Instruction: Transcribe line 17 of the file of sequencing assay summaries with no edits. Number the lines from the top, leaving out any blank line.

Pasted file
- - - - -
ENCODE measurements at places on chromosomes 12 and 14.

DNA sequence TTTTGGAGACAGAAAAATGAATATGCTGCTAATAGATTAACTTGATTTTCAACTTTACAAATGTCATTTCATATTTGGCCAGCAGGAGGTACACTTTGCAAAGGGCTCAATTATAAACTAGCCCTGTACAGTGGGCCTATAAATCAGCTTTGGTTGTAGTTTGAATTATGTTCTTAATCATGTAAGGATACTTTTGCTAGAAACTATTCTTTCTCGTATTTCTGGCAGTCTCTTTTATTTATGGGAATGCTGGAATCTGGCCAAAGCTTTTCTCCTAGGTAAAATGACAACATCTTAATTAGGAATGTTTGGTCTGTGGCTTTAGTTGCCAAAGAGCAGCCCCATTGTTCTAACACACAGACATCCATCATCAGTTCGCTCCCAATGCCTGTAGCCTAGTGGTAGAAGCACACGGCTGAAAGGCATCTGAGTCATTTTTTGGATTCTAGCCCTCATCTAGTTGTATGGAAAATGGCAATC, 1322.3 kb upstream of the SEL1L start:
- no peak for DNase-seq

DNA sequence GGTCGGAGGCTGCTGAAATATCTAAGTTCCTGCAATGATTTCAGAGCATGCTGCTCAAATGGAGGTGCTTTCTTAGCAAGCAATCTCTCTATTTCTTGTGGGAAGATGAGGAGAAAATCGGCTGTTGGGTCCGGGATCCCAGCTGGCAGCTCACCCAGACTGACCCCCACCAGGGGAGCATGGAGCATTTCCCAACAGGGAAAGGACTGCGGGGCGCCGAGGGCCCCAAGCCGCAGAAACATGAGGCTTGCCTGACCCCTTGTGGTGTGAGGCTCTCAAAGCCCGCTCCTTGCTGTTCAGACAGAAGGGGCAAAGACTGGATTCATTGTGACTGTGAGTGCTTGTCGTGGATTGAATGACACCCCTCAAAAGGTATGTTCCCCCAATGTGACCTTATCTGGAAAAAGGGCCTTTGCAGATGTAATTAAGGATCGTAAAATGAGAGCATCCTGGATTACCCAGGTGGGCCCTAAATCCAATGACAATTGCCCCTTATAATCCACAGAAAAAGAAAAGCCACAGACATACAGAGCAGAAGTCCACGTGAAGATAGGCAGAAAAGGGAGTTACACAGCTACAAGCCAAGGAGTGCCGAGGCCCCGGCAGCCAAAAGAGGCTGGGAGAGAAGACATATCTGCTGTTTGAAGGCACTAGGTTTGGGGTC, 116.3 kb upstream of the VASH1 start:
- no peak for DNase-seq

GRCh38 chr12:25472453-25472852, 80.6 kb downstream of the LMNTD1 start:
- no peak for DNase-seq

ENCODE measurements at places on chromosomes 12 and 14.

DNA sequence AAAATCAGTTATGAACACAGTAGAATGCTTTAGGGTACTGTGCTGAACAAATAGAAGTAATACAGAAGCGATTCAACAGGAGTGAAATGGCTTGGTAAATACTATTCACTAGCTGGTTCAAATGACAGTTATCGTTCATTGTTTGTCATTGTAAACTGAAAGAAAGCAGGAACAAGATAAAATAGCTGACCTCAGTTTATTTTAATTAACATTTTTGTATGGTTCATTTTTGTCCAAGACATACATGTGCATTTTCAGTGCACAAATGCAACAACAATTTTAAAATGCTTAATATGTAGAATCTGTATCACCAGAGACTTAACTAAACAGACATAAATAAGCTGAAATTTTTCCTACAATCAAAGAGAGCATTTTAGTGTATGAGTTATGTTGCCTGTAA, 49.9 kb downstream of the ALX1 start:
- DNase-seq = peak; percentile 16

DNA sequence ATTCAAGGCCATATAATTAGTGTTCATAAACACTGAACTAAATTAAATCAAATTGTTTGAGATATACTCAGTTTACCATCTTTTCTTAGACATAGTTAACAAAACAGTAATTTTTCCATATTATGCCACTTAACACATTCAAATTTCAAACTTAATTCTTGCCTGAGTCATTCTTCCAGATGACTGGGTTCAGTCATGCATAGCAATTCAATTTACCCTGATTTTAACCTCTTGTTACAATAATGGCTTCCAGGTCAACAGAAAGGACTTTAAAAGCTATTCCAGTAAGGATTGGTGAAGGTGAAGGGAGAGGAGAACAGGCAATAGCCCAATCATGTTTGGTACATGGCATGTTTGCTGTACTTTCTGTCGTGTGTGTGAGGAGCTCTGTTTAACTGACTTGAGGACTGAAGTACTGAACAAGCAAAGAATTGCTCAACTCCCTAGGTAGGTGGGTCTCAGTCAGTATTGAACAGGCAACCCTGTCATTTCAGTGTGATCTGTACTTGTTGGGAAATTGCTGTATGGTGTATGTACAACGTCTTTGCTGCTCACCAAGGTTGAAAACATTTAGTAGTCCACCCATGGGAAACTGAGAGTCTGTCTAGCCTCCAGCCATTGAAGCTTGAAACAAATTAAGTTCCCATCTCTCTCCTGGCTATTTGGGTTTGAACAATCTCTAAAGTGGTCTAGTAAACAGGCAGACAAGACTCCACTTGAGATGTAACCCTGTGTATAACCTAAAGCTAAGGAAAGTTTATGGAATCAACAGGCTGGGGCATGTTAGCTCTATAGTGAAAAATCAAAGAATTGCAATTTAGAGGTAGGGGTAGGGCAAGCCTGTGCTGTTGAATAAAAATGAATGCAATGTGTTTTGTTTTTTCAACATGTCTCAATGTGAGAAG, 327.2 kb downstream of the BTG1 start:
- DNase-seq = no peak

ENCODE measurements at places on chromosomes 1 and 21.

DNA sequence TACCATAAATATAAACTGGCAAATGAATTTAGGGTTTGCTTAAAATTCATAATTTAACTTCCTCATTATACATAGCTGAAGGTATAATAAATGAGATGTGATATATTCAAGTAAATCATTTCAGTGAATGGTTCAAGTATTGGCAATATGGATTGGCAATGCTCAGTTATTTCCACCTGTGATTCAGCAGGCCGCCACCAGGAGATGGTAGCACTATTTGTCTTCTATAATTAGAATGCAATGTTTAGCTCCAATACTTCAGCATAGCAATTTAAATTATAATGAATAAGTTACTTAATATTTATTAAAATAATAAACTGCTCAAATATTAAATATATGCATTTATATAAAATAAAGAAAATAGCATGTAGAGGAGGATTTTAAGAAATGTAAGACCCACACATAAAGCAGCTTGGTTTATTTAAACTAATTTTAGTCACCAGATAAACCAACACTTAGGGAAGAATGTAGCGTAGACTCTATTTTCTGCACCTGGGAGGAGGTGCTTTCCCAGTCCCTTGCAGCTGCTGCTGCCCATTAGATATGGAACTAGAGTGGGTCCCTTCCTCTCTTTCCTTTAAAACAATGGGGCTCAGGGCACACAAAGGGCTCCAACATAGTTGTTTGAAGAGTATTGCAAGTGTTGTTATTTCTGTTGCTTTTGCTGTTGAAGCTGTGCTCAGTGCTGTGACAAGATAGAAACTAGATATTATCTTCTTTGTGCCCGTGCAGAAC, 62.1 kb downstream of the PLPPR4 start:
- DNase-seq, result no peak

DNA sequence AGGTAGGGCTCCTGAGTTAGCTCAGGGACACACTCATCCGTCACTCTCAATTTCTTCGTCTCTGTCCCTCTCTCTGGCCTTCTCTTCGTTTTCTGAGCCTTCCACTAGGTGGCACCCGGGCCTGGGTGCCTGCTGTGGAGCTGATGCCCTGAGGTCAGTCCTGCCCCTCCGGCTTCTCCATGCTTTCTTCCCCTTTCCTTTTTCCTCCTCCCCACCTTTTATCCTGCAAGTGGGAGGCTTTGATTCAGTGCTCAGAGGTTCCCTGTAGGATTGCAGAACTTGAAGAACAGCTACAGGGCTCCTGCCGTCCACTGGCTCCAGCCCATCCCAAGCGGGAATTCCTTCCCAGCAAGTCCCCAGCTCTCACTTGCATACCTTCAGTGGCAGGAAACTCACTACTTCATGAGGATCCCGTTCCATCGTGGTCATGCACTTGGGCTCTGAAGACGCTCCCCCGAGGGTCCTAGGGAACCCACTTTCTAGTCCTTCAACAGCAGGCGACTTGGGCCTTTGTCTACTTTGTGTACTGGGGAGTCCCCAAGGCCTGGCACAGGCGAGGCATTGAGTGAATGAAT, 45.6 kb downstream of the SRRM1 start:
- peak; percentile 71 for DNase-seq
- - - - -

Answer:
- peak; percentile 71 for DNase-seq